Earlier this week, Loewe debuted its S/S 18 campaign shot by Steven Meisel. On the way into the show, there was an installation of some ceramics by artist Mo Jupp lined up on a shelf. Nowadays, at Loewe, we see an awful lot before the clothes actually arrive. Sitting in the round, whilst waiting for the show to start, the audience faced a wall hung with draped canvases printed with images of black and white photographs - as well tapestries of Meisel's forthcoming campaign images.
By the time the first looks came out, we kind of knew what we were going to see - in a good way. Feeling utterly held by J.W. Anderson's tenure at the house, this designer's commitment to this Spanish luxury house is so steadfast and easeful that one would almost think this label belonged to him. Of course, he is answering a brief, but he is answering it very well. First out were some longline dresses with a squiggly panel of tabletop gingham. Then there were ditsy florals, panniers and cut outs. The lilac gingham interior of one plain mac was enough to make the item desirable. A logo t-shirt, plisséd like curtains created a trompe l'oiel disappearing effect. It oozed sophistication - and threatened to leave the vernacular of branded goods altogether.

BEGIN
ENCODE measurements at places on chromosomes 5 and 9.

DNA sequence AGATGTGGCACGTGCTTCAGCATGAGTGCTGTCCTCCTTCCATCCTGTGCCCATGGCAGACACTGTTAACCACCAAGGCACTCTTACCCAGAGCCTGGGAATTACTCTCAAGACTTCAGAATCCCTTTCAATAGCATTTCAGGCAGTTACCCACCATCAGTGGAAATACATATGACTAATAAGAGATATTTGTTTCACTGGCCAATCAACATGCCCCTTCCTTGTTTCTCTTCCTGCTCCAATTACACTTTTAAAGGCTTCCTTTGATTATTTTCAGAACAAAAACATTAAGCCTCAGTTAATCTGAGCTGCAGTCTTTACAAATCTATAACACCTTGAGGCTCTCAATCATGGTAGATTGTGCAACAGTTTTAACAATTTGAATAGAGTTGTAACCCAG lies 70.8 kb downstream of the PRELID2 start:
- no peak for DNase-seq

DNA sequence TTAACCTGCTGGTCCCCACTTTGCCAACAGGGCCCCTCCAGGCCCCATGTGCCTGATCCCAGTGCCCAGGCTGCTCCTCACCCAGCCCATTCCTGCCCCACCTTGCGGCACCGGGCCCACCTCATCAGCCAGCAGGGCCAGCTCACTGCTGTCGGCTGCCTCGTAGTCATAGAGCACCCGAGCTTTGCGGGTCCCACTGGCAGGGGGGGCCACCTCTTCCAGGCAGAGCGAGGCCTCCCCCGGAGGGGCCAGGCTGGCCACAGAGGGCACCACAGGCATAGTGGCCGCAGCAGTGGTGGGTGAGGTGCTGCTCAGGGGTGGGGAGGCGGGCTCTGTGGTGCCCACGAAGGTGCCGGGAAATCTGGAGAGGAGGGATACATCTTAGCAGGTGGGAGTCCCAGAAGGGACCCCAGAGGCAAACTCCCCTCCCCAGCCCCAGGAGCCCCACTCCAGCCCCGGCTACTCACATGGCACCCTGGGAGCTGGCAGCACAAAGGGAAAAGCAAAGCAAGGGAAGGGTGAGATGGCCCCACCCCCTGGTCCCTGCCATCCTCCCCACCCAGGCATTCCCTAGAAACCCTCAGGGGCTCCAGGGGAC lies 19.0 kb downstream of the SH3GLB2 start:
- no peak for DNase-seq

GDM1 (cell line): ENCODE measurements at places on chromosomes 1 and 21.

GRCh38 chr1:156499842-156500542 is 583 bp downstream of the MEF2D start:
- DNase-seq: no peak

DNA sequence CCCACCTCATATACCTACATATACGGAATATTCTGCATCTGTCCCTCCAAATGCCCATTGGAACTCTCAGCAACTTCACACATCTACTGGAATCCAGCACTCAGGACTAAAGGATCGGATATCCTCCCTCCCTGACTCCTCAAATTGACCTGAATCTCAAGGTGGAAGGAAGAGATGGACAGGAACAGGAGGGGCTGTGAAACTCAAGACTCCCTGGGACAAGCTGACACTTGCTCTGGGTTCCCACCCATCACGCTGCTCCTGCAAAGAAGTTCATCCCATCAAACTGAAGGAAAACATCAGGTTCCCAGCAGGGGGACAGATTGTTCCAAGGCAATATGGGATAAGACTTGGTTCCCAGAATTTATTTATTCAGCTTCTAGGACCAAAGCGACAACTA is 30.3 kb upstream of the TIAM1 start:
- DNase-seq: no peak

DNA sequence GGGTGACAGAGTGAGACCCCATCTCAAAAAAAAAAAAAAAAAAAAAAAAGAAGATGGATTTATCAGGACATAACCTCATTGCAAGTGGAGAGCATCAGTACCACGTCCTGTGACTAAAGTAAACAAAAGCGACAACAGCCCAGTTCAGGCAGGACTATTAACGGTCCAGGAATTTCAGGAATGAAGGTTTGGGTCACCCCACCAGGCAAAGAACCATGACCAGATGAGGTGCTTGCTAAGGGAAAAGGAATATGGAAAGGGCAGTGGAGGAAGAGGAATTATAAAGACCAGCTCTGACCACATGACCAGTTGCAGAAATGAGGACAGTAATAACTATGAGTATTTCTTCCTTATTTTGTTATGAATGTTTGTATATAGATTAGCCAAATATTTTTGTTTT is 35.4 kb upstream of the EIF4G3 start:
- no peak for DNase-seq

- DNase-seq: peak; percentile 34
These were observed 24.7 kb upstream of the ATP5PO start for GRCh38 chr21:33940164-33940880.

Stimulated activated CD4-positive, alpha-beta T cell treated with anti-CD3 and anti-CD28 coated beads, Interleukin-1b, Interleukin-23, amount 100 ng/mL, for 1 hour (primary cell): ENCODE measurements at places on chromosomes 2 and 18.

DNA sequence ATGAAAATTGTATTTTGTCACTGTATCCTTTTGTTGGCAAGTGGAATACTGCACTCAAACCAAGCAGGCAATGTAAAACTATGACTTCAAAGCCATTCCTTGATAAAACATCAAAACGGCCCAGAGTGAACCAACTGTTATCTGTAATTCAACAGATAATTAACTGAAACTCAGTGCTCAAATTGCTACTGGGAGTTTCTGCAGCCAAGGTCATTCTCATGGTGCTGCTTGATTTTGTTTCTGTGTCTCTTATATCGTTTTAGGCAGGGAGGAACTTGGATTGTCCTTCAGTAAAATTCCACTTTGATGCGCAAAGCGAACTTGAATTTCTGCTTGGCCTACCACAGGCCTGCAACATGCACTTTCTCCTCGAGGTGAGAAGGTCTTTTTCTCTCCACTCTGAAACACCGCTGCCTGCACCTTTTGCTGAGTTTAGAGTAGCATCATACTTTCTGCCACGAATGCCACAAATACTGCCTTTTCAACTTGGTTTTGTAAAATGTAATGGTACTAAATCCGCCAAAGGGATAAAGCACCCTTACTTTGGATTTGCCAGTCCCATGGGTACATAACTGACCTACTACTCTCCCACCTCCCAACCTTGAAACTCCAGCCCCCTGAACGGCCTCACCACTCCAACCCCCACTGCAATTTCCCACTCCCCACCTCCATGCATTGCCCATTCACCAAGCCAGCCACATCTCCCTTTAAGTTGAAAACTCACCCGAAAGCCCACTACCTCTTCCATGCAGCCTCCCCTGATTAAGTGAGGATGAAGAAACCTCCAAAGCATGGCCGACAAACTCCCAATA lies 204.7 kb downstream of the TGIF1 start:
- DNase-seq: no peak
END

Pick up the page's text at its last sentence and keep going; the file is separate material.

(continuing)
The music was crackling, ominous, and reminded one of the Vangelis score for the original Bladerunner. This collection of clothes couldn't have been further away from futuristic if it tried. But it was definitely the future. Cloche hats in hessian, checkerboard ruffles, flamenco-ready upholstery tassels, fringed t-shirts like the ones you would buy in a tourist shop next to the beach, and a jumper with a pack of Loewe playing cards embroidered upon it were all here. The show notes talked about this season being 'an interpretation of femininity' and 'highly textured garments.' Sure there was humour and entertaining design here, what with fringed trenches and intarsia knitted patterns of sunhats on a beach. But nothing about this collection was online or 'of the moment' - which made it very of the moment. There is a thin line between fashionable irony and charm - and Jonathan Anderson's artisan kitsch is making its transition into charm. At many a design house one can become aware that one is seeing the latest bid for the now and next. Here it was just Loewe doing Loewe.